Where are Indigenous Peoples in National Action Plans on Business and Human Rights?
In 2016, the UN Working Group on Business and Human Rights mandated to promote the effective and comprehensive implementation of the UN Guiding Principles on Business and Human Rights (UNGPs) noted National Action Plans (NAPs) as potential important means to promote the implementation of the UNGPs. Since then, a number of States worldwide have developed or are developing NAPs while there are also non-State initiatives in a number of countries. In South Asia, Pakistan has become the first country to develop a NAP while the governments in India and Nepal are also reportedly developing NAPs.
While governments in many countries have touted developing a NAP as a significant step in implementing its obligations under the UNGPs, indigenous peoples and other marginalized groups are often left out of the process of developing such a document. On the other hand, indigenous communities continue to face significant impacts on their rights in the context of business operations. Ideally, indigenous peoples and other marginalized groups should be at the center of the process to develop a NAP and in the outcomes of the NAP towards greater respect for their rights.
Despite no specific engagement of Indigenous Peoples in the development of NAP in Pakistan, the experience of marginalized groups in engaging with the NAP process and outcomes would be useful for indigenous peoples and other marginalized groups in other countries in the region to learn from. It would be particularly relevant and timely for indigenous peoples in India and Nepal as there are significant indigenous populations in the country (although the government in India does not consider Adivasi as “indigenous peoples” in line with international law) that face significant impacts in the contexts of business operations.
Thus, this side event aims to promote such cross-learning among representatives of indigenous peoples and other marginalized groups from Pakistan, India and Nepal as well as other countries attending the Forum and beyond so as to respond to the following questions:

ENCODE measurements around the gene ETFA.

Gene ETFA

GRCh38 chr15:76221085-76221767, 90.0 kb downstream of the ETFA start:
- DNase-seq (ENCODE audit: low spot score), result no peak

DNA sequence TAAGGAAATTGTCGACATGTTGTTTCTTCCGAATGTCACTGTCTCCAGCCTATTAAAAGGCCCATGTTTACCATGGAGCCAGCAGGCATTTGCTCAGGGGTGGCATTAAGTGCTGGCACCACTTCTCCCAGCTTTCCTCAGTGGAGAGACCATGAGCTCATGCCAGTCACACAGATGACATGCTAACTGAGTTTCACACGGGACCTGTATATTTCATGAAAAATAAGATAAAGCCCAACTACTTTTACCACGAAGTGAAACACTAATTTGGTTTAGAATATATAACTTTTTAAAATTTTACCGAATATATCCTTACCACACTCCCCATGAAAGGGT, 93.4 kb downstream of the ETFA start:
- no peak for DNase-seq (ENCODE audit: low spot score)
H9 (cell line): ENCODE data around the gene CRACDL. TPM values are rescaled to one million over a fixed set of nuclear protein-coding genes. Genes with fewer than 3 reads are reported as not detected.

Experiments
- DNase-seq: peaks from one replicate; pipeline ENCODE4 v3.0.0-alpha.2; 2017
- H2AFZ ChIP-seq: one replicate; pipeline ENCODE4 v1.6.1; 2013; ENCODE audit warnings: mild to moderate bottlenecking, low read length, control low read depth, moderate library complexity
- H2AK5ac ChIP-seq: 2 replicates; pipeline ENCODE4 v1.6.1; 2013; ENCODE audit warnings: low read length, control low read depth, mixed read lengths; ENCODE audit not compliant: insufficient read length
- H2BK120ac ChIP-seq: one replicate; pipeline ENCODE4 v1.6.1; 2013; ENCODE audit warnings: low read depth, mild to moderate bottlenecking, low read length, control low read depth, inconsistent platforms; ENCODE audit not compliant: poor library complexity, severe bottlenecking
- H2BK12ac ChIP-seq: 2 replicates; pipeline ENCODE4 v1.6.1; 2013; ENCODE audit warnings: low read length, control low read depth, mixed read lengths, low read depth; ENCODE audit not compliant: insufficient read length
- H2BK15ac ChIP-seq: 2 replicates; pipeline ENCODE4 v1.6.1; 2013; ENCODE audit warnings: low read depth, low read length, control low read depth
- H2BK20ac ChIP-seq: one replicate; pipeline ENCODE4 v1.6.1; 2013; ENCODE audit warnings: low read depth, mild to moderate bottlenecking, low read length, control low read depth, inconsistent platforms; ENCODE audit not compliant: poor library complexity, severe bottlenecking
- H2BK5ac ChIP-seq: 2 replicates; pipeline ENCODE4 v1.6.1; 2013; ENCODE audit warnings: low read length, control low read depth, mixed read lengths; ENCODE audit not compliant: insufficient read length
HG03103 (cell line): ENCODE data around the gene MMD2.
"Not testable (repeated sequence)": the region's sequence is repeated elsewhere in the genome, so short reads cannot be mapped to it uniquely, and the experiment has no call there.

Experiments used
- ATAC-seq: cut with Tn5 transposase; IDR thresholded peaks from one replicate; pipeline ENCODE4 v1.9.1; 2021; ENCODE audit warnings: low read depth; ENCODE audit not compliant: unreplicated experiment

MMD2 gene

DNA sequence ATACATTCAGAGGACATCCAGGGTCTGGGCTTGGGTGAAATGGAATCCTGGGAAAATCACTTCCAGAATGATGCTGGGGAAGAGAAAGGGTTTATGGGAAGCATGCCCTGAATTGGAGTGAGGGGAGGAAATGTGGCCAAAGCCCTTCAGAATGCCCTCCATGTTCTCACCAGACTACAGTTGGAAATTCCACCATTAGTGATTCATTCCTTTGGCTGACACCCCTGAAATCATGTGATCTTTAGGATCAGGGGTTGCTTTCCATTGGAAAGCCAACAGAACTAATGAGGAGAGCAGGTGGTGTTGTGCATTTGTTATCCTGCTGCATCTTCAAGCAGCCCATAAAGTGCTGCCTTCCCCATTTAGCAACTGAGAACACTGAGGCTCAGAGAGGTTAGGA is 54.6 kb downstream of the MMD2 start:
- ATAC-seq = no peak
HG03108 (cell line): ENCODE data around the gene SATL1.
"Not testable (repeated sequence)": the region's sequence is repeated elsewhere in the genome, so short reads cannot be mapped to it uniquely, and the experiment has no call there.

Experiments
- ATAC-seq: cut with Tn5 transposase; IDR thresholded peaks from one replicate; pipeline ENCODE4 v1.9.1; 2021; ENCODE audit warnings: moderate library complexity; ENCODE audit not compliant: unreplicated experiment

What constitutes an enabling environment to ensure a safe and effective engagement of Indigenous Peoples and other marginalized communities in the process of developing NAP?
What has been the lessons learned of Indigenous Peoples and other marginalized groups from their engagement or participation in the NAP development process? (If there was no space for engagement or participation) how should Indigenous Peoples and marginalized groups ensure their effective participation to the NAP development process?
How can NAPs respond to ensuring the rights of indigenous peoples and other marginalized groups in business and other contexts?
The side event will be in the format of a moderated panel discussion. A representative from an organization working with marginalized groups in Pakistan will first share their experiences of engaging in the NAP development process or the challenges thereof. S/he will also inform the side event about the positive and negative aspects of the NAP. Then, indigenous representatives from India and Nepal will share their experiences of engaging in the processes of developing NAPs in their countries so far, or the challenges thereof. All the panelists will then provide their recommendations for their governments with regards to the NAPs. An open floor discussion will follow till the end of the event.
Community Empowerment and Social Justice Network (CEMSOJ)
Lawyers Association for Human Rights of Nepalese Indigenous Peoples (LAHURNIP)
Indigenous Peoples Rights International
Indigenous Rights Advocacy Centre